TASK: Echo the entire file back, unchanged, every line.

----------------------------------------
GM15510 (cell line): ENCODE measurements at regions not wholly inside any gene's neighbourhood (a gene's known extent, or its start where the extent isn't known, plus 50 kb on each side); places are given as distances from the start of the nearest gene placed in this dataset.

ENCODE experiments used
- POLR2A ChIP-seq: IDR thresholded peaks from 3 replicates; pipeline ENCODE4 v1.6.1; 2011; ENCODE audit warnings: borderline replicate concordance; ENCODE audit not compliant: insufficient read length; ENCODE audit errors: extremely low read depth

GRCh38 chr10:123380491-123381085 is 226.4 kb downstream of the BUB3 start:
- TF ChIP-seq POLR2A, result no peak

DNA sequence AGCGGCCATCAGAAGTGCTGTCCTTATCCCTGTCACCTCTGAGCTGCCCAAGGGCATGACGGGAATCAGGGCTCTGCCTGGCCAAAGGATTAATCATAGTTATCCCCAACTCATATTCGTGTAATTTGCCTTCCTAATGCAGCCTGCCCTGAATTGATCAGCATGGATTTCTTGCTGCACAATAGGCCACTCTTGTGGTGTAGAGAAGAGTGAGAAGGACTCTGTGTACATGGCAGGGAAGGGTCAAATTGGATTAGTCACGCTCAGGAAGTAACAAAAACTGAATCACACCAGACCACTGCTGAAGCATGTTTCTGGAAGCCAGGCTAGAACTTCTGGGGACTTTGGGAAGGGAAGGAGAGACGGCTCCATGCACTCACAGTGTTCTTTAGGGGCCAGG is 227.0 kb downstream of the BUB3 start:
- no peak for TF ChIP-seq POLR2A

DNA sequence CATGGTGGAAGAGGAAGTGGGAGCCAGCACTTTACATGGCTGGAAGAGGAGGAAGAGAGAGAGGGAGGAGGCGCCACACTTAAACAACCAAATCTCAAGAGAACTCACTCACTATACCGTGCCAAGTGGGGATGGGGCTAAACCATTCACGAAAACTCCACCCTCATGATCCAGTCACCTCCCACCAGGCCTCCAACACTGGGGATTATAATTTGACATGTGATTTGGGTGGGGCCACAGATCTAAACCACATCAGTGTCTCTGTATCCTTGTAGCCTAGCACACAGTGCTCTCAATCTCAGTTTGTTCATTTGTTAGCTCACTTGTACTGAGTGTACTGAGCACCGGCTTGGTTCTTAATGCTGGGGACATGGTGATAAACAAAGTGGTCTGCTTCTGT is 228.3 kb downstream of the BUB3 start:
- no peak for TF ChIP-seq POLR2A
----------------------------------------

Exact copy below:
GM15510 (cell line): ENCODE measurements at regions not wholly inside any gene's neighbourhood (a gene's known extent, or its start where the extent isn't known, plus 50 kb on each side); places are given as distances from the start of the nearest gene placed in this dataset.

ENCODE experiments used
- POLR2A ChIP-seq: IDR thresholded peaks from 3 replicates; pipeline ENCODE4 v1.6.1; 2011; ENCODE audit warnings: borderline replicate concordance; ENCODE audit not compliant: insufficient read length; ENCODE audit errors: extremely low read depth

GRCh38 chr10:123380491-123381085 is 226.4 kb downstream of the BUB3 start:
- TF ChIP-seq POLR2A, result no peak

DNA sequence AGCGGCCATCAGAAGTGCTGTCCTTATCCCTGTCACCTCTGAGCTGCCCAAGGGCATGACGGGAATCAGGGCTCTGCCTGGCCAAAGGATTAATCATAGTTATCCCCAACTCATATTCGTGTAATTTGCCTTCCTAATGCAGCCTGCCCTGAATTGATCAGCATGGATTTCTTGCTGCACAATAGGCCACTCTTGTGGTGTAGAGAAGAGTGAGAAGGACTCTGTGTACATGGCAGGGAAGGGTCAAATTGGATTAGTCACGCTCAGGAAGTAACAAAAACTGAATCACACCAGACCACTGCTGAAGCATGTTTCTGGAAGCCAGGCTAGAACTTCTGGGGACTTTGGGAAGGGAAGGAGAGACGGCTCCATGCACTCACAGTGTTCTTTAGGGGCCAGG is 227.0 kb downstream of the BUB3 start:
- no peak for TF ChIP-seq POLR2A

DNA sequence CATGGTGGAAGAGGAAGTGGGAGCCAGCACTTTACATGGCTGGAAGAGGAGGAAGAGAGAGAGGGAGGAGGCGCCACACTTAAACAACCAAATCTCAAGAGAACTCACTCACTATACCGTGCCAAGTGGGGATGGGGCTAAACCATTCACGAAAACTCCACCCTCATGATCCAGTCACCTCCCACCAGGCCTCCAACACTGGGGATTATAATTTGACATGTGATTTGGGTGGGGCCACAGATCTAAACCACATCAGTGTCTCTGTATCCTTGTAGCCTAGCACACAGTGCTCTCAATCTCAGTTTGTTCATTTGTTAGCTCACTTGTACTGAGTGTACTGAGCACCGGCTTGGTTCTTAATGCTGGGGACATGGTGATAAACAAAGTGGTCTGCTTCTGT is 228.3 kb downstream of the BUB3 start:
- no peak for TF ChIP-seq POLR2A